Mary Poppins Returns Is Magical But It's Missing Something

We may earn a commission from links on this page.

You’d be hard pressed to go into Mary Poppins Returns wanting to love it and not walk out that way. Director Rob Marshall, along with his stellar cast and crew, have beautifully rekindled the spirit of the original 1964 Disney film and infused it with new life, music, and technology. It’s a film brimming with joy, color, and passion, which, somehow, still feels like it forgot a little something along the way.

Set several decades after the original film, Mary Poppins Returns is about the now grown up Banks kids, Jane and Michael (Emily Mortimer and Ben Whishaw), who are dealing with the kind of adult problems their parents used to deal with. There’s also the matter of Michael’s three young children who lost their mother and have started to grow up a little too soon.


Sounds like the perfect time for a magical nanny to fly down from the sky and remind the Banks children, both young and old, what’s really important in life. Emily Blunt plays Mary this time around and does so with a magnetic, cunning glee. You can’t take your eyes off her. She witty, she’s curt, she’s bubbling with excitement, and she makes the iconic character all her own. At times, Mary is joined by the lamplighter Jack, played by Lin-Manuel Miranda. Jack remembers Mary Poppins from the last time she was around and is one of the few adults who believe in her magic. Thankfully, he can also sing his heart out and has an equally optimistic demeanor. (There are also small roles by Meryl Streep, Colin Firth, Julie Walters, Angela Lansbury, and even original star Dick Van Dyke. It’s an amazing cast.)

And so Mary and Jack do their best to help the Banks solve problems, do chores, and provide general merriment to everyone through several incredibly elaborate musical set pieces. These range from straight-forward solo singing, to your more typical Bob Fosse spectacle, all the way up to some absolutely jaw-dropping technical achievements. There are sequences blending hand-drawn animation with live-action, full computer-generated environments. There are lamplighters jumping BMX bikes over one other, and more. It’s in these scenes that Marshall takes the essence of the original Mary Poppins and really pushes it to the limit, by extending the audience’s imagination using up-to-date technologies in all kinds of different ways.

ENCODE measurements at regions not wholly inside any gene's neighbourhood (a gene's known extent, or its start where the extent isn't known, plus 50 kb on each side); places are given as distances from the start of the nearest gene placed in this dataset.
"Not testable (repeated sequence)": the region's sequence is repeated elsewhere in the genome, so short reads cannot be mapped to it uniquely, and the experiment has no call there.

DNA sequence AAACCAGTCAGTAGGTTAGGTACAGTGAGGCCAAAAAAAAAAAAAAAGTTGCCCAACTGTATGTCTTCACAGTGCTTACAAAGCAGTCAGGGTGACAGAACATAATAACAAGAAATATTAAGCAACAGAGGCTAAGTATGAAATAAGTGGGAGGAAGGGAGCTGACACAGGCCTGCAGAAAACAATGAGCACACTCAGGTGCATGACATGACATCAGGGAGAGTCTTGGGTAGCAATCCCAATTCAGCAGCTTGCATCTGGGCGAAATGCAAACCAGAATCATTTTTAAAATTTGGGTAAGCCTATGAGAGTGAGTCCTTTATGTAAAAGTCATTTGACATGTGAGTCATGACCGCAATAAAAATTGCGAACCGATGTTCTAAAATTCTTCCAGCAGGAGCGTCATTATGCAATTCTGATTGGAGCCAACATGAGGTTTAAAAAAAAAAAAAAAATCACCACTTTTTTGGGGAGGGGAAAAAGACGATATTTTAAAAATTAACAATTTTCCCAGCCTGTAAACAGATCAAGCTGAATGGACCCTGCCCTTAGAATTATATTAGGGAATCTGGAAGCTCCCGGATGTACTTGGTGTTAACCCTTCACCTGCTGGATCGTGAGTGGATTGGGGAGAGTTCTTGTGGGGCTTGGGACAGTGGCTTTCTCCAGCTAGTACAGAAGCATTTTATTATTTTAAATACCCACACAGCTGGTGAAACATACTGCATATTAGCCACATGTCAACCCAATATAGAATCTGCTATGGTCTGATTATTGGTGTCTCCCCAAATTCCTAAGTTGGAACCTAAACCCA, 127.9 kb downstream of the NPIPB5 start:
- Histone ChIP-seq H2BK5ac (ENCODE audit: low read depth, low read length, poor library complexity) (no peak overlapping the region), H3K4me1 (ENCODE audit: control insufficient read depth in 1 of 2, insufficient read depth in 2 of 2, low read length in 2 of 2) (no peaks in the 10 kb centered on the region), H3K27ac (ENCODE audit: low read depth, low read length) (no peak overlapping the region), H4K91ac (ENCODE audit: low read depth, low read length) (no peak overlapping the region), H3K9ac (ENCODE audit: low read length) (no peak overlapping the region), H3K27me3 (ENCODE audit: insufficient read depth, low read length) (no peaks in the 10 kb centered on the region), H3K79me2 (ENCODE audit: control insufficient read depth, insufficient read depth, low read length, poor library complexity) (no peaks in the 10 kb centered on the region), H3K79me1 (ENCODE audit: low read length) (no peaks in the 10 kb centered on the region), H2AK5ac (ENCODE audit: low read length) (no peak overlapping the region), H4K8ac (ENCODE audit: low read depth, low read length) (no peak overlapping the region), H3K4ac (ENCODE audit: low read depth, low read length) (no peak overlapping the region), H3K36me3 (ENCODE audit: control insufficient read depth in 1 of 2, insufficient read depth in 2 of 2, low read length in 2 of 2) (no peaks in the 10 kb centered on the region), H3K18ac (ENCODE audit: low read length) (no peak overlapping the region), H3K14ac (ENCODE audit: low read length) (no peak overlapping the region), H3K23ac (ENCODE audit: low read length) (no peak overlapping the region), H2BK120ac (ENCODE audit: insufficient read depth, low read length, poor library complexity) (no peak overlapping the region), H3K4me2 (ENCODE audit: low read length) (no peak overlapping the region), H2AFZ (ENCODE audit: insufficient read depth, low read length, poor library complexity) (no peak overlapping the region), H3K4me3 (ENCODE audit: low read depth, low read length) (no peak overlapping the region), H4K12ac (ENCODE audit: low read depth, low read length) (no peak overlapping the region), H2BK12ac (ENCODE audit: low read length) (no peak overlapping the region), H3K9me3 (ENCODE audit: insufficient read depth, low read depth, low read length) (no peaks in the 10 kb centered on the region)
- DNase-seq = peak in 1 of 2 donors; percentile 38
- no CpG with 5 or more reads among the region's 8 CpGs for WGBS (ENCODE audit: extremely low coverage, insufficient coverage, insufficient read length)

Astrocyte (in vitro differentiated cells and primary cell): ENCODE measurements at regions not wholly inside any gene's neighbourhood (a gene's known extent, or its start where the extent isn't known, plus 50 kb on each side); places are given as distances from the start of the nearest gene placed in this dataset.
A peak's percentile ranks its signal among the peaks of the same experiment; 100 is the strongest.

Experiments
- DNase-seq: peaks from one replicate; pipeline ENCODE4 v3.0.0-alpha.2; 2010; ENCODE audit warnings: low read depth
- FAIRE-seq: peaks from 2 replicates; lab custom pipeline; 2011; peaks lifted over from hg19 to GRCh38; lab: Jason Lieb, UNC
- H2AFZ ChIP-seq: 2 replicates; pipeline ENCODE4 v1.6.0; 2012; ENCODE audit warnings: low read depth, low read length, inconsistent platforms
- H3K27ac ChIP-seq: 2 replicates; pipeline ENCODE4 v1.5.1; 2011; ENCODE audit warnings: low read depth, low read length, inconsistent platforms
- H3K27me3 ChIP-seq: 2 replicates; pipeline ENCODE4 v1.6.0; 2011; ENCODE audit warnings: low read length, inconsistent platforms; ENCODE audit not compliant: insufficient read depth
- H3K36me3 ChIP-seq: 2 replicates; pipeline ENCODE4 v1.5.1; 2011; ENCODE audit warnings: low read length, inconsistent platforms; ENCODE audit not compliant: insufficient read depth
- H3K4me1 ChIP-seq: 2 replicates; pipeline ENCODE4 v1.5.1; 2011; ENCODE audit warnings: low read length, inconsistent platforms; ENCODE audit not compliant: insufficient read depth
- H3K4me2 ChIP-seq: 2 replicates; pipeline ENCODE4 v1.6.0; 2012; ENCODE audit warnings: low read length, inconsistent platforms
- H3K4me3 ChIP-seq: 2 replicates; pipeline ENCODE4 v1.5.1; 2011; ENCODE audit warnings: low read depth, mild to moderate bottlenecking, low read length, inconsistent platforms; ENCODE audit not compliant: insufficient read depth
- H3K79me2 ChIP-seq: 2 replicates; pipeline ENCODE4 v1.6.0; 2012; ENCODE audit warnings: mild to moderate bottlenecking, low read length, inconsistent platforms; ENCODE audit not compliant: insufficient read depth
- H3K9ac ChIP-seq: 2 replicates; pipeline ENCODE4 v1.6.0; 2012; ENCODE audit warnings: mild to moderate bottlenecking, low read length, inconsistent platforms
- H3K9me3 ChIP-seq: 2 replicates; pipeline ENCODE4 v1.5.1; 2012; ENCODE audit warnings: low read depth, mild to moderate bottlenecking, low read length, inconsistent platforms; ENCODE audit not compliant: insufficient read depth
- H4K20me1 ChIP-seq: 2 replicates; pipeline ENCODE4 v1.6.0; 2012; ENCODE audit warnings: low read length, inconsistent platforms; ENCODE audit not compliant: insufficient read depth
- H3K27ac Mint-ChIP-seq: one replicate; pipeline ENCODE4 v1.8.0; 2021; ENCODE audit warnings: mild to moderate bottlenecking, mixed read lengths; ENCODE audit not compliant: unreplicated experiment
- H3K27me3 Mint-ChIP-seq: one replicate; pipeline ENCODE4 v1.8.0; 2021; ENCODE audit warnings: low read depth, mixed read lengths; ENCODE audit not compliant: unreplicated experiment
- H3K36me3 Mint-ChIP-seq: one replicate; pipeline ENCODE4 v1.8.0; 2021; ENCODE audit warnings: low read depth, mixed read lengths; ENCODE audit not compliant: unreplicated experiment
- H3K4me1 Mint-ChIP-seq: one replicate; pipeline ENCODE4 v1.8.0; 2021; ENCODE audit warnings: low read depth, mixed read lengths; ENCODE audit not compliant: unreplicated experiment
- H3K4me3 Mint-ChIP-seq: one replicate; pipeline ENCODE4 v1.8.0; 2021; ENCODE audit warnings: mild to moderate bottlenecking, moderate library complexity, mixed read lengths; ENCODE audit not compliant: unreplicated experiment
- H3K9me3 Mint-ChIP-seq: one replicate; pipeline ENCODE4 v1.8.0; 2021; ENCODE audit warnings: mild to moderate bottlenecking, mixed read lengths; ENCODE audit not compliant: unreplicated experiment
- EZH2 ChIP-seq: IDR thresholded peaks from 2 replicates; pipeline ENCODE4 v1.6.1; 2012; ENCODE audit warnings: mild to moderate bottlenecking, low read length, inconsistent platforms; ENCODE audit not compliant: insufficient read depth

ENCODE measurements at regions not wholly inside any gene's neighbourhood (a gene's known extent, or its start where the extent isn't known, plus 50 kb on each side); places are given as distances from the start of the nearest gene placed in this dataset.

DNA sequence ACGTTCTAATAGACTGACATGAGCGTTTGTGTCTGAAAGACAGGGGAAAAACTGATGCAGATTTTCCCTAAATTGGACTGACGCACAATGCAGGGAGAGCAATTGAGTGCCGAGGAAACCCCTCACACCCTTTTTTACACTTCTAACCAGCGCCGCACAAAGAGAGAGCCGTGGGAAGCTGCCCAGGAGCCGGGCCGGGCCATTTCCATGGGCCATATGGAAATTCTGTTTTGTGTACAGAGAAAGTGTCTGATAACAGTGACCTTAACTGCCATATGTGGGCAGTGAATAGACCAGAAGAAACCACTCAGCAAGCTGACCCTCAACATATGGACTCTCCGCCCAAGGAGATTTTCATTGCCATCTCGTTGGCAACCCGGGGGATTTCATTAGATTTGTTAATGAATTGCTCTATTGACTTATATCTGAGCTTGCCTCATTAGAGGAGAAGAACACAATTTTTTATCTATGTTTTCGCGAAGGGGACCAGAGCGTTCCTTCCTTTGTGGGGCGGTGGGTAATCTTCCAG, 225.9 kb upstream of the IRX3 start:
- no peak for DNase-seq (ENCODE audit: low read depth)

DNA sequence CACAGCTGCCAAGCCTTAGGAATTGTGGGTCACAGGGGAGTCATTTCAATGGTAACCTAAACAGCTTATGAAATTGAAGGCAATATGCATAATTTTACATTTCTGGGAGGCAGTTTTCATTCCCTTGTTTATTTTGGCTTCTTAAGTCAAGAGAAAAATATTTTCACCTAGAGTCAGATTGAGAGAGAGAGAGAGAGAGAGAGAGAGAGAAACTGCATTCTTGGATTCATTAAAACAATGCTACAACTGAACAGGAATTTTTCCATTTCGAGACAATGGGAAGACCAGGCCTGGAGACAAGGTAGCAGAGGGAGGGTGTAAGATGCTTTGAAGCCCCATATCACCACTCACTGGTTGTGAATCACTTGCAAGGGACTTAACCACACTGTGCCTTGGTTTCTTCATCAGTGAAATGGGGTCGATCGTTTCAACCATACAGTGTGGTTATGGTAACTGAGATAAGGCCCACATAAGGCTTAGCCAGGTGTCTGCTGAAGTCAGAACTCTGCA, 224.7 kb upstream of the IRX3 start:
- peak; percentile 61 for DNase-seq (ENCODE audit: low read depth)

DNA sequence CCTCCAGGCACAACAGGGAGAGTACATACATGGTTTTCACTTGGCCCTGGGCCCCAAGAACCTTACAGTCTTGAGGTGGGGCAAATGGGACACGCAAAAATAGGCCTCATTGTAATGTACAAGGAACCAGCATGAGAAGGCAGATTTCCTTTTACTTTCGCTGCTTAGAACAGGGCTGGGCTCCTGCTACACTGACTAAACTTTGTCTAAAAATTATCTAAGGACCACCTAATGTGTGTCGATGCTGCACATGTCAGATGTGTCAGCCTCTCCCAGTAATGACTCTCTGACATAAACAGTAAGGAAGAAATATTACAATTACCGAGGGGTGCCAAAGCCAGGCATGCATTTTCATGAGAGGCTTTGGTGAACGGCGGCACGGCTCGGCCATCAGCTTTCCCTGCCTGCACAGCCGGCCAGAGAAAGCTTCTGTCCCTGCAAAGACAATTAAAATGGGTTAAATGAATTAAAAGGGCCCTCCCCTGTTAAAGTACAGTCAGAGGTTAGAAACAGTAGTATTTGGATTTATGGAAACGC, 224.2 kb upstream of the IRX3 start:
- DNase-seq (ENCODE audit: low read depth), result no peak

Truly, the musical numbers in the film, along with the blissful performances of Blunt and Miranda, really bring Mary Poppins Returns to another level. The happiness practically oozes off the screen, begging you to smile throughout, hum the songs, and marvel at the non-stop barrage of exciting visuals.


And yet, even with all that happening, something just didn’t quite click for me in Mary Poppins Returns. When the film ended, that pure joy I’d felt throughout left me scratching my head a bit. Then it hit me. Mary Poppins Returns isn’t about anything new. Thematically, it’s almost exactly the same as the first movie; a film about optimism, embracing your inner-child, and the importance of friends and family. Those are all really nice things to watch a movie about, but we’ve seen them before. A lot. We’ve seen them already in a Mary Poppins movie. In the end, all of what’s on screen doesn’t really add up to much outside of “Wow, that was pretty.”

Which is not necessarily a bad thing. Nor should the movie have to be more than that. But this is Mary Poppins Returns. A sequel over 50 years in the making. There are some huge expectations attached to that. By their nature, sequels should do something to warrant their existence. They should add and expand to the world they are continuing. Mary Poppins Returns doesn’t do that. The film makes it feel like Mary Poppins only exists to help this one family. And if that’s the case, what’s the point? What makes them so special? What has she been doing all these years? The film never touches on any of those things. Instead, it’s content to tell a nice, simple story with a message that feels a little antiquated in these complicated times.


On the other hand, the film also takes a huge risk in that it doesn’t rely on your nostalgia in the way many of the other recent Disney live-action musicals have. While recent remakes of Beauty and the Beast or Cinderella have been very faithful retellings carefully constructed to prey on your nostalgia, Mary Poppins Returns doesn’t do that. Yes, some characters are the same and this is a sequel, but the story itself is new, even if the arc and themes are all too familiar. The songs are all new as well. There’s very little direct connection to the original film outside of some big broad brush strokes.


Marshall and his crew could have easily thrown in a reprise of “Let’s Go Fly a Kite” or “Supercalifragilisticexpialidocious” to really feast on your nostalgia. But they didn’t. Instead, the film tries to stand on its own, which is admirable but ends up being a little too ambitious.

Nostalgia is a funny thing, though. While I personally may not feel nostalgia for Mary Poppins, others certainly do, and that could bolster the movie in the eyes and minds of those people. I simply don’t have that so, to me, Mary Poppins Returns is a masterfully crafted movie that didn’t leave me with much to think about or wrestle with emotionally.


Nevertheless, the film is undeniably impressive. To craft a brand new, original musical that not just feels fresh but also kind of timeless is quite a feat. And, if you have an adoration for Poppins and her practically perfect persona, there’s little doubt Mary Poppins Returns will work its magic on you. I just wish it was more surprising.

Mary Poppins Returns opens December 19.